My reaction to Roman Polanski's arrest in Switzerland was, like a lot of people's, originally pretty blase—it's been thirty years, what's the big deal, who cares anymore?—until I read Kate Harding's piece in Salon yesterday. Returning again and again to a single, irrefutable refrain—"Roman Polanski raped a child"—Harding demolishes, with a fine, cleansing rage, all the arguments for leaving Polanski at liberty. The most pernicious excuses are easily dealt with—that the girl had a pushy stage mother, that Polanski's own childhood was horrific, etc.—and the rest of them—it's been a long time, he hasn't done anything like that since, his grown-up victim has forgiven him—probably wouldn't even have been brought up if Polanski weren't a celebrated film director and the friend and co-worker of a lot of famous people.
In fact, what Polanski's defense boils down to finally is what you might call the Ezra Pound Exception, i.e., that some people consider great artists to be exempt from moral judgement (to wit, "So what if Ezra Pound was Fascist, he was a great poet, etc."). If you take Polanski's talent out of the equation, then his defense falls apart, which is easy to see with a little thought experiment. Assuming that the facts are not in dispute—that Polanski pled guilty to unlawful sex with a minor and then fled the country to escape sentencing—consider this: if he were just an ordinary 76-year-old man, and not the guy who made Chinatown and Rosemary's Baby and Knife in the Water, then no one would take the other reasons for not extraditing him at all seriously. Her mother was pushy? So what. She was "advanced" for her age? So what. It happened a long time ago? So what. For anybody else but a celebrated and/or wealthy guy, none of this would matter.
And even if you do think that Polanski's personal history and the victim's forgiveness are mitigating factors, surely the proper venue for taking them into account would be a sentencing hearing in Los Angeles County. If they are mitigating factors—and I honestly don't know if they are or aren't, that's not my point—then let Polanski return to face the charges he admitted to, and let a judge take them into account. Given that he confessed to the truth of the charges, and then fled the country to avoid facing the consequences, letting him off the hook during the extradition process just feels wrong to me, or at least premature.
I say all this as an admirer of Polanski's work, or some of it. Chinatown and Rosemary's Baby are two of my favorite movies, and his version of Macbeth (the first film he made after his wife's murder by the Manson family, another potential mitigating factor) is my favorite Shakespeare film. (And no matter what happens, I will continue to watch them and enjoy them, just like I still think Ezra Pound actually was a great poet, if not such a nice guy, and just like I'll continue to listen to Phil Spector's great Christmas album, despite his being a convicted murderer.) In all three films, the film's script or original source material is not by Polanski, but he brings to them not just the cool elegance of his Polish film school training, but the full effect of his understanding (gained the hard way, by surviving the Holocaust) of the seductive persistence of evil. I watch Rosemary's Baby almost every Halloween; it's the scariest movie I know, and yet it's almost completely free of the visceral shocks you usually get in horror films. What's scariest about it is the slow accumulation of ordinary, quotidian moral compromises, culminating in that blackly comic and horrific final scene, at the end of which Rosemary (who is also a victim of a rape, by no less than Satan) comes to accept her demon child—evil triumphs through the back door, by means of a mother's love for her newborn son. And, of course, the ending of Chinatown is equally harrowing, as a rich and powerful old man who has committed a series of horrific crimes, ranging from rape and incest to the corruption of a city government, basically gets away with it. Polanski even changes the ending of Macbeth: while Macbeth himself gets what's coming to him—his severed head rolling in the dirt—Polanski adds a little scene at the end, with the new king of Scotland riding off to visit the witches and make his own pact with the devil.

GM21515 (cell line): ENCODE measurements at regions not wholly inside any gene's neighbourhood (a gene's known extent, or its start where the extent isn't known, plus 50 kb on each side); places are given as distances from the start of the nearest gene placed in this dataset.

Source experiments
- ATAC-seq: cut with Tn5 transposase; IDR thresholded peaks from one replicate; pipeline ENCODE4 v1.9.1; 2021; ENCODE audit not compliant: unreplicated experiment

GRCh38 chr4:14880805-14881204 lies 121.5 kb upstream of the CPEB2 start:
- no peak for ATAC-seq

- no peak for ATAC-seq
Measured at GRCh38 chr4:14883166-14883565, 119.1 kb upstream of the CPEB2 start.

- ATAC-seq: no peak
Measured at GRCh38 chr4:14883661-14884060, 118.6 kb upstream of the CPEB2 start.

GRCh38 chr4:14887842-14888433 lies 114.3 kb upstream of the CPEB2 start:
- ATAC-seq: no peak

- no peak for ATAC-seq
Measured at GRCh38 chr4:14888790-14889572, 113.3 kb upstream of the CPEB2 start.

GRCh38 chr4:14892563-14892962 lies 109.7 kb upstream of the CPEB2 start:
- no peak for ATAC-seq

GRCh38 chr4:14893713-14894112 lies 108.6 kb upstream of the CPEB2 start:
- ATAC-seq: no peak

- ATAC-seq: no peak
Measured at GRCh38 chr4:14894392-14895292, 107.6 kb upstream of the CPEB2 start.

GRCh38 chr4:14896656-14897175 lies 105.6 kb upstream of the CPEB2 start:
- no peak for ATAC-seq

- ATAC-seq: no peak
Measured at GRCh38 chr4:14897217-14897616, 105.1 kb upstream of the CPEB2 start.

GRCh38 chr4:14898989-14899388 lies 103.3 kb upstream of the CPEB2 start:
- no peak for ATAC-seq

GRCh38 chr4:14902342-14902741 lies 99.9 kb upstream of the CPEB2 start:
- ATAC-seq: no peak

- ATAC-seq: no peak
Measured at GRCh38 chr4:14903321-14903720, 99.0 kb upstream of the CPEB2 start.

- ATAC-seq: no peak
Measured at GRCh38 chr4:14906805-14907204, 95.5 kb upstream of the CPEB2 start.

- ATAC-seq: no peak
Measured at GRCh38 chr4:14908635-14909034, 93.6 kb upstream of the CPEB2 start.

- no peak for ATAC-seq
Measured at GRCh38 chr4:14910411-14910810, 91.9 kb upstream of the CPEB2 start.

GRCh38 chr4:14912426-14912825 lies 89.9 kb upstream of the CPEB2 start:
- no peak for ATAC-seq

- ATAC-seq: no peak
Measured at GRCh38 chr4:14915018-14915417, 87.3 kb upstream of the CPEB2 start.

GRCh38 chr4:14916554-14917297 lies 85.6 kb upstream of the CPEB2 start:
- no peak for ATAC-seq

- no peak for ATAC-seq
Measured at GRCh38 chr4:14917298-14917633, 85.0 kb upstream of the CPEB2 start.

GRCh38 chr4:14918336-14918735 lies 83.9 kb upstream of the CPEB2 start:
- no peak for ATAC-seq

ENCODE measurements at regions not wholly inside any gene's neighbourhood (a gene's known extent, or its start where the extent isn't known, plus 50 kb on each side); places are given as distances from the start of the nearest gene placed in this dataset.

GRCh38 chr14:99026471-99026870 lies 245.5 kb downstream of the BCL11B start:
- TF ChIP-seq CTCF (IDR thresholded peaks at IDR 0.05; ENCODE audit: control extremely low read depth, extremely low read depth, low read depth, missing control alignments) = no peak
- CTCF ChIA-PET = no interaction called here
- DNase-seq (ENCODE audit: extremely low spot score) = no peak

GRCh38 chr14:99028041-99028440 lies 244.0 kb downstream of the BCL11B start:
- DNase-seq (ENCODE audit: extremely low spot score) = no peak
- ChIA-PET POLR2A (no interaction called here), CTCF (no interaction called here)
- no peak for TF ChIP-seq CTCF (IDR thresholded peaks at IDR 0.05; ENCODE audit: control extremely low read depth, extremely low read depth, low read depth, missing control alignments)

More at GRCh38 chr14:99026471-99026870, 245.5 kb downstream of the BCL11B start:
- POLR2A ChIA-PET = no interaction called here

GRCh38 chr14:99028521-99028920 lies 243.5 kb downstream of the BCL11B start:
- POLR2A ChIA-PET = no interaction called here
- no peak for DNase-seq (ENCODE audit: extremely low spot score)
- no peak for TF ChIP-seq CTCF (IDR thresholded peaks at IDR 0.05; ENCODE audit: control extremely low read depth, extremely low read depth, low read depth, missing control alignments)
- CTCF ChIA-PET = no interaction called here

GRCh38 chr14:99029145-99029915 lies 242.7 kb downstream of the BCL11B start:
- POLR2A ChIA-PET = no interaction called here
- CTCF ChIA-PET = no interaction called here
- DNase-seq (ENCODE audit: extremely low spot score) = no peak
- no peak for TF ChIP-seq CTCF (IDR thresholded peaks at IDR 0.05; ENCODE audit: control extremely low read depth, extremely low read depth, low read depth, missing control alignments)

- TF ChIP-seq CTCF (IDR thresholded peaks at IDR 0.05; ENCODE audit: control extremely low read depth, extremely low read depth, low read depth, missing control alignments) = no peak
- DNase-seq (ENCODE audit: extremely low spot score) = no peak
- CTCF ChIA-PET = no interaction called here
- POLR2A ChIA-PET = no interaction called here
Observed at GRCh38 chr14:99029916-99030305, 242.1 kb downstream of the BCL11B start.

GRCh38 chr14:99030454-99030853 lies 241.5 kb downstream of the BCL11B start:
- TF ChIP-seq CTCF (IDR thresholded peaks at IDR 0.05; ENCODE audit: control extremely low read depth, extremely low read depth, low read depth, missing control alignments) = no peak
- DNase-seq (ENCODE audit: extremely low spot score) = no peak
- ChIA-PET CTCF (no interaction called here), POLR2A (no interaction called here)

Now, bear in mind, I'm not saying that Roman Polanski is Satan, or Macbeth, or even Noah Cross. He's continued to make good movies (if not as great as the ones he made before his arrest), and, as even Harding concedes (through gritted teeth), he may even be a decent guy, all things considered. And it's entirely possible that a judge may buy all or at least some of the mitigating factors everyone is invoking and let Polanski off lightly. All I'm saying is that if he weren't a famous (and wealthy) film director, none of these reasons would be enough to keep him from standing before a judge to accept his sentence, which is what he probably should have done thirty years ago. Much as I love his movies, and his bracingly ambiguous and subtle vision of the moral abyss we all walk over, all the time, I don't want this story to end the way his best movies do, where good people shrug off a crime and let it stand. This time, we shouldn't forget it. This isn't Chinatown.
In which I mostly write about books, movies, and TV. An all-purpose spoiler alert: Sometimes I will talk about these works on the assumption that the reader's already read or seen them, so if you haven't, be forewarned.
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